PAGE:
About a week later, after seeing the same film, I rushed out of the theater and headed toward the pharmacy, only to find that it had already closed. I stayed around for a few minutes, thinking back to the evening when I’d seen the mother and son there, remembering her blond hair bundled under her hat and her eyes that had roamed around the store and lingered on mine while she urged her son on, sensing I both wanted and envied her. Had she overplayed her maternal gaze to forestall any attempt at conversation? Had the salesgirl intercepted my glance?

Now I pictured mother and son coming out of the store, the mother struggling to open her umbrella on Church Street as they headed toward the Cambridge Common, plodding across the empty field with their colored boots sinking deep into the snow, their backs forever turned to me. It felt so real, and they seemed to disappear with such haste as the wind gusted at their backs that I caught an impulse to cry out with the only words I knew: “Frau Noch Einmal . . . Frau Noch Einmal . . .”

At the time I thought they were an imaginary wife and an imaginary son, the ones I so desperately wished might be mine one day. Me coming back from work and getting off at Harvard Square, she on a last-minute errand before dinner, buying him a toy at the drugstore because she’d promised him one that morning—So what if we spoiled him a bit! Just fancy, running into each other in the snow, on this day of all days. But now, through the distance of years, I think she may have been my mother, and the little boy, me. Or perhaps all this is, as ever, a mask. I was both me and my father, me as a student who’d gone to the movies instead of the library, me as the boy’s better father, who’d probably have let him savor childhood a bit longer, me in the future giving the boy vague tips about things to come, all of it reminding me that the crib notes we sneak through time are written in invisible ink.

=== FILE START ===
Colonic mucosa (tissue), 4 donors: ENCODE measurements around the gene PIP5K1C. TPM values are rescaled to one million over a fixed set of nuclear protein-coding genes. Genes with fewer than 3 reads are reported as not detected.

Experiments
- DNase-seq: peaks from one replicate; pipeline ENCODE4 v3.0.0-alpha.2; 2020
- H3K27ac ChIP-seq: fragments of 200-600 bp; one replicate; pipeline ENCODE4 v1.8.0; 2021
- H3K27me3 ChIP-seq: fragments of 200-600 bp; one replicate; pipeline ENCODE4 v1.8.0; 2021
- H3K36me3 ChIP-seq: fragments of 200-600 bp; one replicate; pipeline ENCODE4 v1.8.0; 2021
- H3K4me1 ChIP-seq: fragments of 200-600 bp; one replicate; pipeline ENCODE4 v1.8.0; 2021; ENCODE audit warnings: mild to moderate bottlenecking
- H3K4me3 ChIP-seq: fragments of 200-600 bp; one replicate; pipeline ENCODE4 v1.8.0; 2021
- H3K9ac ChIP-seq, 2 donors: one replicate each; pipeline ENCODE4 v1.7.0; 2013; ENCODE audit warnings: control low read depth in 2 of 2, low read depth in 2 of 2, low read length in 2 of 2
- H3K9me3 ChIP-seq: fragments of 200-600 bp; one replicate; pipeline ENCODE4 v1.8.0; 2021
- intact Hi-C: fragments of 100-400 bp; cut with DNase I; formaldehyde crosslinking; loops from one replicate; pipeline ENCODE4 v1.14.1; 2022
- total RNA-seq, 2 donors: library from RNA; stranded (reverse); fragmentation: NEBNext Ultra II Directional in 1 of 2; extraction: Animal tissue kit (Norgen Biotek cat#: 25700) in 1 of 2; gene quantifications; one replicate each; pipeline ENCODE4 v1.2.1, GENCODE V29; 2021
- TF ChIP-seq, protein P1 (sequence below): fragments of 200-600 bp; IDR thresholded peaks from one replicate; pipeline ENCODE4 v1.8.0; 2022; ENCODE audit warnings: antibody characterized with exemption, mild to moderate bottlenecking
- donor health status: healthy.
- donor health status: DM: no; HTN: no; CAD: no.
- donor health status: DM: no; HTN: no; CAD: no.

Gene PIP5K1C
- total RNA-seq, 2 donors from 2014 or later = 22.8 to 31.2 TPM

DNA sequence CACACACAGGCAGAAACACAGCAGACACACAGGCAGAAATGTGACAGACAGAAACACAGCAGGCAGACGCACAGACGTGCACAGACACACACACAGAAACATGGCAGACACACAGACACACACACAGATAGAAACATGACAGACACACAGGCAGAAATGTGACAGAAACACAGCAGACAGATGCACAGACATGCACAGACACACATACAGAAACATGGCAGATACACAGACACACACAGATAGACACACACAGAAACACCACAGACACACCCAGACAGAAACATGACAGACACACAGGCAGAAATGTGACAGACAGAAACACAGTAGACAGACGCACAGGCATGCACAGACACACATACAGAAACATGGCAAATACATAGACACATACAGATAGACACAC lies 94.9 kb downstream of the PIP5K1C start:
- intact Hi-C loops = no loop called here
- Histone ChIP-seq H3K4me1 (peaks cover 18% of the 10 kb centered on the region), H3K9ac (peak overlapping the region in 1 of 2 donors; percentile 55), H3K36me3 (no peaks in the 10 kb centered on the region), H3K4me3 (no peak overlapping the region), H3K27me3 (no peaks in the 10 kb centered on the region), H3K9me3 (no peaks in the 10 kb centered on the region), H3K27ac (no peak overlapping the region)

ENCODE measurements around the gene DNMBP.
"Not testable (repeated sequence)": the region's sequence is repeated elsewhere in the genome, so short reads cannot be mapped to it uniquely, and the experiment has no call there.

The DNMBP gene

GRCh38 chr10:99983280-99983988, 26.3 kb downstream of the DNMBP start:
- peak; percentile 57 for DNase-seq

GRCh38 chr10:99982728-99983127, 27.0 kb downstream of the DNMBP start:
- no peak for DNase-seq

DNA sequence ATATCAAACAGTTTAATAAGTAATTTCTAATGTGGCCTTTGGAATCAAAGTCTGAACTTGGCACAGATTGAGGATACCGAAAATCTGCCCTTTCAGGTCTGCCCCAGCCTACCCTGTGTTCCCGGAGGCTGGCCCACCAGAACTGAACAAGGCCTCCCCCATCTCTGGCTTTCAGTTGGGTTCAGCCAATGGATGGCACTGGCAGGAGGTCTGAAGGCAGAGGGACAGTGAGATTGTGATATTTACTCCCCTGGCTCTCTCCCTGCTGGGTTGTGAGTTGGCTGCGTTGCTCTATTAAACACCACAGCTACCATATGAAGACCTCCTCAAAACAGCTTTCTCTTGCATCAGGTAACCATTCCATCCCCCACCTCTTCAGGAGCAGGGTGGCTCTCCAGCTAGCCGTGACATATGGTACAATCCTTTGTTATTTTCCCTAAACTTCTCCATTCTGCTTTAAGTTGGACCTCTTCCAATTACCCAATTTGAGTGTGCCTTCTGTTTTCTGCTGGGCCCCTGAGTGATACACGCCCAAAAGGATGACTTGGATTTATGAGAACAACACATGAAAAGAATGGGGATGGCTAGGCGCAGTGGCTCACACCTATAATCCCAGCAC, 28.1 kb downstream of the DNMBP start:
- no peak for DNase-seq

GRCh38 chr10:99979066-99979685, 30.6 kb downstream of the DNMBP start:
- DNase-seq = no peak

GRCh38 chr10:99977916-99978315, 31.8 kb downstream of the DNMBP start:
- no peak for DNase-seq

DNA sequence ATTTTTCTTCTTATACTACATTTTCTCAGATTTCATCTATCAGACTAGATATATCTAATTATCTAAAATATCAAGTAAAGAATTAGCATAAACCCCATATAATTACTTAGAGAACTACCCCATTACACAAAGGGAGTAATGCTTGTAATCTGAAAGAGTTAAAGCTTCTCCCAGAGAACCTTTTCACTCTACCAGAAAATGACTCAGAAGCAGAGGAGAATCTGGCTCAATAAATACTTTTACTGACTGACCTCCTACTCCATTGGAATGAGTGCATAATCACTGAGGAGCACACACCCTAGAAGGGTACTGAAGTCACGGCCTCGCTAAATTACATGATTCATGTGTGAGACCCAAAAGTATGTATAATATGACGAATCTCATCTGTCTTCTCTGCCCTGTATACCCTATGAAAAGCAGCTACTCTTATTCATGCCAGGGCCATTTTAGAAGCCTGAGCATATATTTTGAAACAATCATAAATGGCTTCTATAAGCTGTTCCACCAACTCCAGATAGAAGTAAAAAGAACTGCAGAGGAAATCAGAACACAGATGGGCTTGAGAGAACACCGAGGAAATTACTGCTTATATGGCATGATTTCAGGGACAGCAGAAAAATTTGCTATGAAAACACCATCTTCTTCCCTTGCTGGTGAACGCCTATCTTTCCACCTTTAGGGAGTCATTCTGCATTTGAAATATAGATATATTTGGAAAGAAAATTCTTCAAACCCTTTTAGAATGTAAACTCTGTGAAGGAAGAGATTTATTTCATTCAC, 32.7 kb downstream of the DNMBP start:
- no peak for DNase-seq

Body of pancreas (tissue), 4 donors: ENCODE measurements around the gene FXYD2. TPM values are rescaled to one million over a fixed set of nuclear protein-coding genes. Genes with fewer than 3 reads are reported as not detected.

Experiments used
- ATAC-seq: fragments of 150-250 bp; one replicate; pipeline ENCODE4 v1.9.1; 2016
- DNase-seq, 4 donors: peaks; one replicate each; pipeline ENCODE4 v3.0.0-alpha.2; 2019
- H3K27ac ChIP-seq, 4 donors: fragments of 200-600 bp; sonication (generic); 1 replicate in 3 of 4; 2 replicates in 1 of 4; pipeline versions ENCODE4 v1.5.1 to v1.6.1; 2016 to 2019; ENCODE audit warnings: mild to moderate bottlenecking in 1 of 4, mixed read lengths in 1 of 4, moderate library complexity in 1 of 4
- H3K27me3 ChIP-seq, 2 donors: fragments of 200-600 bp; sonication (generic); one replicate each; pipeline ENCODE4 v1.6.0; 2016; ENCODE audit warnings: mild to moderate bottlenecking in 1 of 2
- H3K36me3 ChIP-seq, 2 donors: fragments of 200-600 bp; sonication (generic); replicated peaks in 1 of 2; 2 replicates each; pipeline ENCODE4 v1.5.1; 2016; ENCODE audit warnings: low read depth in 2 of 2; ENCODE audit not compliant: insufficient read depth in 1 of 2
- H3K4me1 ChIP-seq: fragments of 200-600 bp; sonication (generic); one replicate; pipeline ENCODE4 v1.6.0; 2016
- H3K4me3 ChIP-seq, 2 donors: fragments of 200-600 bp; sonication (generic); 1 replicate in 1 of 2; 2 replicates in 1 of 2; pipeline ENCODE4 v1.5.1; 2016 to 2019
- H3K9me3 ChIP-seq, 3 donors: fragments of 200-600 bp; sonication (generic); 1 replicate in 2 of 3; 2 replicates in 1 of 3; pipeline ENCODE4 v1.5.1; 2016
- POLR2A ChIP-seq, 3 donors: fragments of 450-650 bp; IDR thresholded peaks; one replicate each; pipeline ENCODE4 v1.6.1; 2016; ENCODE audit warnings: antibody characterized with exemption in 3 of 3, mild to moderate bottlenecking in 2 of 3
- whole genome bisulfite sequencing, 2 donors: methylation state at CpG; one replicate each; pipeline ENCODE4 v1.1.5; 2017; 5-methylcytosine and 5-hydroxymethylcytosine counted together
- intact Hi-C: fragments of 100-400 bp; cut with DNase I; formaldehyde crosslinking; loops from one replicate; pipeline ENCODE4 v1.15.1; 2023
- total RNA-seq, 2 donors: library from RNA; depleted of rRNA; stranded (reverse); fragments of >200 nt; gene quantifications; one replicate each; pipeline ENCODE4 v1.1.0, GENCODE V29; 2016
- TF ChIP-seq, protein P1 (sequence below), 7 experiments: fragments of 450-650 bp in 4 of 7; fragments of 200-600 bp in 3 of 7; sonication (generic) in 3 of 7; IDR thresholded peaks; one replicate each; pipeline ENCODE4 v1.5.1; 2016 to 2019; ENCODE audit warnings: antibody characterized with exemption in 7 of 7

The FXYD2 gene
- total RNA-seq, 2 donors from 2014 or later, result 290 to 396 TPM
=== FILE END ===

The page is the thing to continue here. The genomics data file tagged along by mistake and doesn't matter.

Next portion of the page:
The boy from the pharmacy is thirty years old today—five years older than I was on the day I felt old enough to be his father. Yet, if I am younger still today than he is at thirty, I was on that day in the snow far older than either of us is today.

From time to time I revisit that perfume, especially when I wade through the cosmetics counters on the first floor of large department stores. Invariably I play dumb—“What’s this?” I ask, playing the hapless husband trying to buy a last- minute gift. And they tell me, and they spray it for me, and they give me sample strips, which I stick in my coat pocket, and take them out, and put them back in, dreaming back to those days when I dreamt of a life I’m no longer sure I lived.

Perhaps fragrance is the ultimate mask, the mask between me and the world, between me and me, the other me, the shadow me I trail and get hints of but cannot know, sensing all along that talk of another me is itself the most insidious mask of all. But then perhaps fragrance is nothing more than a meta phor for the “no” I brought to everything I saw when I could so easily have said “yes”— to myself, to my father, to life— perhaps because I never loved any of the things of the world well enough and hoped to hide this fact from myself by thinking I could do better by looking elsewhere, or because I loved and wanted each fragrance and couldn’t determine which to settle for, and therefore stored the very best till a second life rolled in. As irony would have it, the one perfume I want is the one I never purchased. It is also the one every woman I’ve known has cunningly refused to wear. So there is no one to remember it by. The perfume conjures an imagined life, it conjures no one.